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Emery-Dreifuss Muscular Dystrophy (EDMD1) via the EMD Gene

Summary and Pricing

Test Method

Sequencing and CNV Detection via NextGen Sequencing using PG-Select Capture Probes
Test Code Test Copy GenesTest CPT Code Gene CPT Codes Copy CPT Codes Base Price
EMD 81405 81405,81404 $990
Test Code Test Copy Genes Test CPT Code Gene CPT Codes Copy CPT Code Base Price
7633EMD81405 81405,81404 $990 Order Options and Pricing

Pricing Comments

Testing run on PG-select capture probes includes CNV analysis for the gene(s) on the panel but does not permit the optional add on of exome-wide CNV analysis. Any of the NGS platforms allow reflex to other clinically relevant genes, up to whole exome or whole genome sequencing depending upon the base platform selected for the initial test.

An additional 25% charge will be applied to STAT orders. STAT orders are prioritized throughout the testing process.

This test is also offered via a custom panel (click here) on our exome or genome backbone which permits the optional add on of exome-wide CNV or genome-wide SV analysis.

Turnaround Time

3 weeks on average for standard orders or 2 weeks on average for STAT orders.

Please note: Once the testing process begins, an Estimated Report Date (ERD) range will be displayed in the portal. This is the most accurate prediction of when your report will be complete and may differ from the average TAT published on our website. About 85% of our tests will be reported within or before the ERD range. We will notify you of significant delays or holds which will impact the ERD. Learn more about turnaround times here.

Targeted Testing

For ordering sequencing of targeted known variants, go to our Targeted Variants page.


Genetic Counselors


  • Angela Gruber, PhD

Clinical Features and Genetics

Clinical Features

Emery-Dreifuss muscular dystrophy (EDMD) is a genetically heterogeneous disorder characterized by: 1) joint contractures with early childhood onset, 2) slowly progressing muscle weakness and wasting, and 3) cardiac conduction defects. Typically, the presenting symptom of X-linked EDMD is joint contractures of elbows, Achilles tendon, and post cervical muscles. Loss of ambulation may result from severe contractures of the spine and lower limbs but is rare in X-linked EDMD. Muscle weakness and wasting is slowly progressive until after the third decade of life. The initial muscle groups affected follow a humero-peroneal distribution, and scapular and pelvic girdle muscles become affected later in the course of the disease. The presenting clinical signs of muscle weakness include toe-walking and a waddling gait. Cardiac conduction defects are the most severe manifestation of EDMD, and female carriers without signs of skeletal muscle weakness or of contractures have been reported with cardiac disease (Emery. J Med Genet 26:637-641, 1989; Buckley et al. Heart 82:105-108, 1999). Cardiac disease can present in teenagers and includes conduction defects, dilated cardiomyopathy, and infiltration of the myocardium by fibrous and adipose tissue (Buckley et al. Heart 82:105-108, 1999). Serum CK levels are moderately elevated, most commonly in the early stages of disease (Bonne et al. Ann Neurol. 48:170–180, 2000). Age of onset and disease severity demonstrate both inter-and intra-familial variability (Mercuri et al. Neurology 54:1704–1705, 2000).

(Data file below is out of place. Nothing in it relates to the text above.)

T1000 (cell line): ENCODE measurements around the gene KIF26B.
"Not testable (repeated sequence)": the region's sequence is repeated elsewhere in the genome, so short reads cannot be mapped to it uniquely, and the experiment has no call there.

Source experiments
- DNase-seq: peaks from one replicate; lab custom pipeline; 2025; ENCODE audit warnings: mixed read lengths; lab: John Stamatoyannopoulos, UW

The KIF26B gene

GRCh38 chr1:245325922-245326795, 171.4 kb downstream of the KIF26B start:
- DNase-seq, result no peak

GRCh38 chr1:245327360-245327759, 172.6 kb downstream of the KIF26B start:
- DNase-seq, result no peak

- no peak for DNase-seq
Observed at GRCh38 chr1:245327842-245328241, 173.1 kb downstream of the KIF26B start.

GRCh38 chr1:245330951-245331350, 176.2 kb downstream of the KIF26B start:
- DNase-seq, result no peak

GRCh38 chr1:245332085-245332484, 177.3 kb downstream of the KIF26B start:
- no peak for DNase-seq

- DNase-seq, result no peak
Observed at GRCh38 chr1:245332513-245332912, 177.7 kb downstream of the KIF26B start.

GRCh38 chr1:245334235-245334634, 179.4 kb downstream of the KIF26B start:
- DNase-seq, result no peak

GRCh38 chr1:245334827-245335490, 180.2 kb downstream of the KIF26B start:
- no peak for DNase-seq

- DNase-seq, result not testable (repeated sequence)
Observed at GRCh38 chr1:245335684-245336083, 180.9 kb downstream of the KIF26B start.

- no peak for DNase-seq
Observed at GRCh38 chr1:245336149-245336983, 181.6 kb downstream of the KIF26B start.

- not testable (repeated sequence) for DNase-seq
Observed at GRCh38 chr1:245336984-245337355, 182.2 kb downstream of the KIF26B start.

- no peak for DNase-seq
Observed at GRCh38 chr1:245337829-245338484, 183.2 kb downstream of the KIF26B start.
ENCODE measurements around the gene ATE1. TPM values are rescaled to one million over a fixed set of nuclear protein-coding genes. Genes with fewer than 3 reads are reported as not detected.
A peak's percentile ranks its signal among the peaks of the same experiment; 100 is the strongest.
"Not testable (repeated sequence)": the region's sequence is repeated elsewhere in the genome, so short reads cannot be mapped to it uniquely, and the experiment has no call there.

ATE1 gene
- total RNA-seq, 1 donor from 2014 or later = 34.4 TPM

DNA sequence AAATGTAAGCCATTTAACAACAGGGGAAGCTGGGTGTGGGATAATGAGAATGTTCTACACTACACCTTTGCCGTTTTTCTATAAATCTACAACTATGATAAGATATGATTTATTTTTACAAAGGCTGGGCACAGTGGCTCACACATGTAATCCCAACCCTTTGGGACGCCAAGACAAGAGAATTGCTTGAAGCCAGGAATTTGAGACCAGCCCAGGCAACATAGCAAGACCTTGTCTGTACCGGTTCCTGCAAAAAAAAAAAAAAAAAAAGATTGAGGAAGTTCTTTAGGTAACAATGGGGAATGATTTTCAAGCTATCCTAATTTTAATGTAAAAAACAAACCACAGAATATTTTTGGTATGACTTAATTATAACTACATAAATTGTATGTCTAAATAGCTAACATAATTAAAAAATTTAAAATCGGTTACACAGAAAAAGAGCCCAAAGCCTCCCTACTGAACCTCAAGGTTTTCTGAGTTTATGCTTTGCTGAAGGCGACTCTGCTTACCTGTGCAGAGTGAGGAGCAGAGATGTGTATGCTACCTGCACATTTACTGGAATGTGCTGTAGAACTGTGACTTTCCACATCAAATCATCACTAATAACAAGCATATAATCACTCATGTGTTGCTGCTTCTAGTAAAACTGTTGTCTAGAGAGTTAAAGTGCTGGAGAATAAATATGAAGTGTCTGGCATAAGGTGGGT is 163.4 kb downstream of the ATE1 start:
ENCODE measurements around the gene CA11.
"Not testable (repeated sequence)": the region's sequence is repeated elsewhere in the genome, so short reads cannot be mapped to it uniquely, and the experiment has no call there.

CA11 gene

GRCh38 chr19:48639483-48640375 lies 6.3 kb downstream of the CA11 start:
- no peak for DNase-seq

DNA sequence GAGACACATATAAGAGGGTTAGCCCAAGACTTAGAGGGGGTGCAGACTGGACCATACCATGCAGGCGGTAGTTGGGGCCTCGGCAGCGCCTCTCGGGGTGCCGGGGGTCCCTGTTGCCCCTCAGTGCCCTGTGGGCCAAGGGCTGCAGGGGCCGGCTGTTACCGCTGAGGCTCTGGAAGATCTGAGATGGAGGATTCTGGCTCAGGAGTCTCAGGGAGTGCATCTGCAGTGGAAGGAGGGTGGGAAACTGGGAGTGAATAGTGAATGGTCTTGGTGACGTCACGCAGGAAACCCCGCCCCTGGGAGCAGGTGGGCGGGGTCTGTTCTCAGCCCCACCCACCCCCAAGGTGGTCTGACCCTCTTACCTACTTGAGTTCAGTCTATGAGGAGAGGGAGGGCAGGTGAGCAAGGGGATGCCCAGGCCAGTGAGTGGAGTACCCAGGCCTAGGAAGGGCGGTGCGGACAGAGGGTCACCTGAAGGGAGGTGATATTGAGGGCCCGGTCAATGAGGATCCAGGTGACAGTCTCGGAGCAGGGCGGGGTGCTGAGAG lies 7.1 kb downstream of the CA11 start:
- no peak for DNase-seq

Emery-Dreifuss muscular dystrophy can be inherited as an autosomal dominant disorder secondary to variants in LMNA, SYNE1,or SYNE2; as an autosomal recessive disorder secondary to LMNA variants; or as an X-linked recessive disorder secondary to FHL1 or EMD variants. EMD (OMIM 300384) encodes emerin, an inner nuclear membrane-localized protein with a role in membrane anchorage to the cytoskeleton through association with lamin A (Bione et al. Proc Natl Acad Sci USA 90:10977-10981, 1993). Immunostaining of muscle biopsy from most EDMD1 patients shows complete absence of emerin. Consistent with this finding, the majority of pathogenic variants in EMD are nonsense variants; small, out-of-frame insertions and deletions; splice site variants; and gross deletions.